South of Scotland Tours
East Lothian and the Borders
Fertile arable lands; beautiful coastal scenery; Dirleton Castle; North Berwick’s Scottish Seabird Centre with live cameras monitoring sea birds on the Bass Rock; Tantallon Castle; Dunbar (naturalist John Muir’s birthplace); the Border Abbeys of Melrose, Dryburgh and Jedburgh. Rosslyn Chapel, founded in the 15th century, is popular with visitors following the success of Dan Brown’s “The Da Vinci Code”.
Linlithgow, Falkirk and Stirling
To historic South Queensferry to view the Forth Bridges; Linlithgow Palace (birthplace of Mary Queen of Scots); the Roman Antonine Wall (142AD) and the 21st century Falkirk Wheel; the site where King Robert the Bruce rallied his army for the Battle of Bannockburn in 1314; the commanding Stirling Castle and the Wallace Monument, both with strong Braveheart connections.
Culross, Loch Leven and Dunfermline
Over the Forth Bridge to Fife to the 17th century village of Culross (the Palace, Culross Abbey, and The Study); Kincardine (birthplace of James Dewar, inventor of the vacuum flask); Loch Leven (boat trip to Castle Island where Mary Queen of Scots was imprisoned for a year); Dunfermline (Abbey and Royal Palace), Abbott House, Andrew Carnegie’s Birthplace Museum).
Stirling, The Trossachs and Loch Lomond
View the Forth Bridges at South Queensferry; Blackness Castle overlooking the River Forth; Stirling Castle and the Wallace Monument (Braveheart); Doune (once famous for making pistols); Callander; the scenic Trossachs (“the Highlands in miniature”) made famous by author Sir Walter Scott; Loch Lomond (Scotland’s largest and most famous loch).
St Andrews, Falkland and the East Neuk of Fife
Cross the Forth Bridge and follow the coastal route to the East Neuk to see the picturesque harbours and villages of Elie, St Monans, Pittenweem, Anstruther and Crail. St Andrews is the celebrated Home of Golf and the famous Old Course was again the venue for the Open Championship in 2000 and 2005. St Andrews University is Scotland’s oldest, and dates back to 1412; St Salvator’s College is a prominent landmark in the town. Until the Reformation in the mid 16th century, St Andrews was the principal centre of Christian pilgrimage in Scotland, with the 12th century St Andrews Cathedral the focal point. St Andrews Castle, famed for its notorious Bottle Dungeon, has witnessed turbulent times. Falkland Palace, built between 1500-41 as a royal hunting lodge, was a favourite venue for King James V & VI and Mary Queen of Scots. The royal tennis court (1539) is Britain’s oldest real tennis court, and is still in use for this ancient game.
Dundee and Angus
Dundee, situated on the north shore of the River Tay, is Scotland’s 4th largest city. The ship “Discovery” was built here in 1901, and carried Captain Scott’s first expedition to the Antarctic. The award winning Verdant Jute Works Museum recalls the era when Dundee was the world’s principal jute centre. Dundee Contemporary Arts (DCA) is an internationally renowned centre for contemporary art and education, and is also a popular social and cultural meeting place. Broughty Castle guards the River Tay entrance to the city. Dundee University is a centre of international importance in biomedical research, NCR manufactures ATM machines, and DC Thomson publishes newspapers and periodicals including the famous “Dandy” and “Beano” comics. Angus is the adjacent county, where the scenic Glens Isla, Clova and Esk lie to the north on the edge of the Grampian Mountains. To the south, Carnoustie has the challenging Championship Golf Course, where the Open Championship will take place in July 2007. Glamis Castle, home of the Earl of Strathmore, was the childhood home of the late Queen Mother, and birthplace of the late Princess Margaret, the Queen’s sister. It is “a place of legends and fairytales”, and is the setting for Shakespeare’s “Macbeth”.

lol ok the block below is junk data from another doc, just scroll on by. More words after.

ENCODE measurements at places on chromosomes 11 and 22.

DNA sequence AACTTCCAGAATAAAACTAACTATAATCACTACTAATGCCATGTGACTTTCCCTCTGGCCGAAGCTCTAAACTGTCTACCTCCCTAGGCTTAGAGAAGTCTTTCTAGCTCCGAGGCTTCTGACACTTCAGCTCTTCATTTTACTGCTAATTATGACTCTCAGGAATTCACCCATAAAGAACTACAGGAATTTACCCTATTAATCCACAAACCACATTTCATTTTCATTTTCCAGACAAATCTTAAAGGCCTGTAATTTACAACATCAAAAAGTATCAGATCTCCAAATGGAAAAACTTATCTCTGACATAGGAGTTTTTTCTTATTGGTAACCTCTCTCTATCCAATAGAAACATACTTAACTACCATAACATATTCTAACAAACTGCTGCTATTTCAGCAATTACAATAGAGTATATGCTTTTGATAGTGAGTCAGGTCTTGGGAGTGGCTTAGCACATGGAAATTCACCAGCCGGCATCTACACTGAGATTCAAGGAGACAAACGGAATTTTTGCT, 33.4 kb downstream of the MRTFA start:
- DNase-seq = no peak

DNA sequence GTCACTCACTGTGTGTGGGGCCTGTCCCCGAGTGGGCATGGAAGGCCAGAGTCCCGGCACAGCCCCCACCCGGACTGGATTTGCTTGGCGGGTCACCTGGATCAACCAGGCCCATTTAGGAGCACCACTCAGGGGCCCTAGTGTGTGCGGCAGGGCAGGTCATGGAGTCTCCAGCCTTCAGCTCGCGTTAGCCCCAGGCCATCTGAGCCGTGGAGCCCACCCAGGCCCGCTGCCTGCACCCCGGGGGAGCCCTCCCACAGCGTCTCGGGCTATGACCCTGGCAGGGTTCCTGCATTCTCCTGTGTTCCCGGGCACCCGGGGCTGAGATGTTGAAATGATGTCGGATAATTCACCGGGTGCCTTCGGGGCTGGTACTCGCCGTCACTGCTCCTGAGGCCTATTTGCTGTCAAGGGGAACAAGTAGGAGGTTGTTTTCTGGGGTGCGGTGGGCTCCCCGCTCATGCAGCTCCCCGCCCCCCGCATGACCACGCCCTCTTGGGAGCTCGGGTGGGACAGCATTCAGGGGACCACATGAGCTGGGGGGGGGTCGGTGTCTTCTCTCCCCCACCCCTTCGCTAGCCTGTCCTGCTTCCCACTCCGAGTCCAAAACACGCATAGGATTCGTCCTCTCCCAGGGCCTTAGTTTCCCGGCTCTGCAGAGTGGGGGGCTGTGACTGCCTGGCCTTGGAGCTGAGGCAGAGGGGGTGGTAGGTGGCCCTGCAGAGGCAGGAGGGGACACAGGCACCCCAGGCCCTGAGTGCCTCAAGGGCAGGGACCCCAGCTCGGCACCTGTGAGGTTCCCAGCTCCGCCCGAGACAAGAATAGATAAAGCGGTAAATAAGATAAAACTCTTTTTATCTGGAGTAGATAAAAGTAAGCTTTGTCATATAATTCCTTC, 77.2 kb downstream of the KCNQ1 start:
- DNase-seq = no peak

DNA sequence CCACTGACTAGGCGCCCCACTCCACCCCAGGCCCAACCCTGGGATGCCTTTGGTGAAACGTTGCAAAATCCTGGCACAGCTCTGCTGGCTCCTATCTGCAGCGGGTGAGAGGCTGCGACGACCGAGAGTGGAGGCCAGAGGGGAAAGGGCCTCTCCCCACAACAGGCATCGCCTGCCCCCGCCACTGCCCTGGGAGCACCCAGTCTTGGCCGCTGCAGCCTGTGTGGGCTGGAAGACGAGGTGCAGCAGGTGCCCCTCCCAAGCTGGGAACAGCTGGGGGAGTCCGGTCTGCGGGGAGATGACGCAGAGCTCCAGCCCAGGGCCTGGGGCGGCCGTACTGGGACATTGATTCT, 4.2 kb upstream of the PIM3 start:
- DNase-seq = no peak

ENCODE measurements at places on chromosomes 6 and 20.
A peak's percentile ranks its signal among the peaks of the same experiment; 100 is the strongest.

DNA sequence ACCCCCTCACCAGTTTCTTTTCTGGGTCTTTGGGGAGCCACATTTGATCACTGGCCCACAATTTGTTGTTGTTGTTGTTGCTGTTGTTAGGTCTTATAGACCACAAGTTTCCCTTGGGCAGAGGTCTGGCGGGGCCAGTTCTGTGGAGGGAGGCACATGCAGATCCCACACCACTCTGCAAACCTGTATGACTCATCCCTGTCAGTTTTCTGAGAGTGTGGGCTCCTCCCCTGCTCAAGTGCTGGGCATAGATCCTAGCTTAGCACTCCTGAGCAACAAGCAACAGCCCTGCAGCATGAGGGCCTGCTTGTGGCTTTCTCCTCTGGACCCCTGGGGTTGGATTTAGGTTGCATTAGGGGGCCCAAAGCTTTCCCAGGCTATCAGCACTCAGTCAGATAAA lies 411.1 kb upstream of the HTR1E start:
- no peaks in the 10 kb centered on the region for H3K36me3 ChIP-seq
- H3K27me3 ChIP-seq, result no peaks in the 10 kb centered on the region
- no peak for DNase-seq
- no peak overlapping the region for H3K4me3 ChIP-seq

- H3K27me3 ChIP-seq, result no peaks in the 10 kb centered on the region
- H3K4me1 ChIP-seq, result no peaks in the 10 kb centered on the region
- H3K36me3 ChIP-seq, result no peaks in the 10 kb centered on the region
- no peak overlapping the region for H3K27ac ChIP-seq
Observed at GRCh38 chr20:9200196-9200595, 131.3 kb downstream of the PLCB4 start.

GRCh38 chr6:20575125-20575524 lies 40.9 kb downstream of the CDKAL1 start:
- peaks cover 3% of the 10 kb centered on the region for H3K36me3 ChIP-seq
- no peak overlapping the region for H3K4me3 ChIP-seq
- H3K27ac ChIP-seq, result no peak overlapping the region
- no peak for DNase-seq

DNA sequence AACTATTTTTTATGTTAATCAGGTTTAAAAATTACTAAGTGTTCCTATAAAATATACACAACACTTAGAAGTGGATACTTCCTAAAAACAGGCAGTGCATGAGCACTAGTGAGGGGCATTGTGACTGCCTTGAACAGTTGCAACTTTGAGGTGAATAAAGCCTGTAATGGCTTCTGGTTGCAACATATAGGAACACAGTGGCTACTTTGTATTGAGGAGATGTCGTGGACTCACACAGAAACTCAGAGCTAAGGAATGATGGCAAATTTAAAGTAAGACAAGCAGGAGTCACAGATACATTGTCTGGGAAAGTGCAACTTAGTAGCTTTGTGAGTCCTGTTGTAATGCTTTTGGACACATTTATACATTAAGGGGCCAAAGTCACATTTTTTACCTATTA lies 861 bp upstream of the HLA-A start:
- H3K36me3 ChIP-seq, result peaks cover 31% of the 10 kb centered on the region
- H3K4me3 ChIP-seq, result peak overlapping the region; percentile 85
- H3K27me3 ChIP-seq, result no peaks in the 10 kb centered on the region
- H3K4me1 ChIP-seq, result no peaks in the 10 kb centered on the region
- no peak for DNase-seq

Perth and Perthshire
Perthshire. From the rugged mountains to the flat, fertile Carse of Gowrie, this is a beautiful county of variety and contrasts, with some of the most remarkable trees and woodlands anywhere in Europe. The “big tree country” is home to: the world’s highest hedge; Britain’s tallest tree; and the Fortingall Yew which is Europe’s oldest living specimen at an age of 3000-9000 years. Towns include Dunkeld with its medieval Dunkeld Cathedral, and the Parent Larch Trees (planted as seed over 250 years ago); and Pitlochry with its world famous Festival Theatre which started life in a marquee. The county town of Perth serves the surrounding agricultural community. The 900 year old St John’s Church is a prominent landmark. Close by is the impressive Scone Palace where Moot Hill was the ancient crowning place for many Scottish monarchs.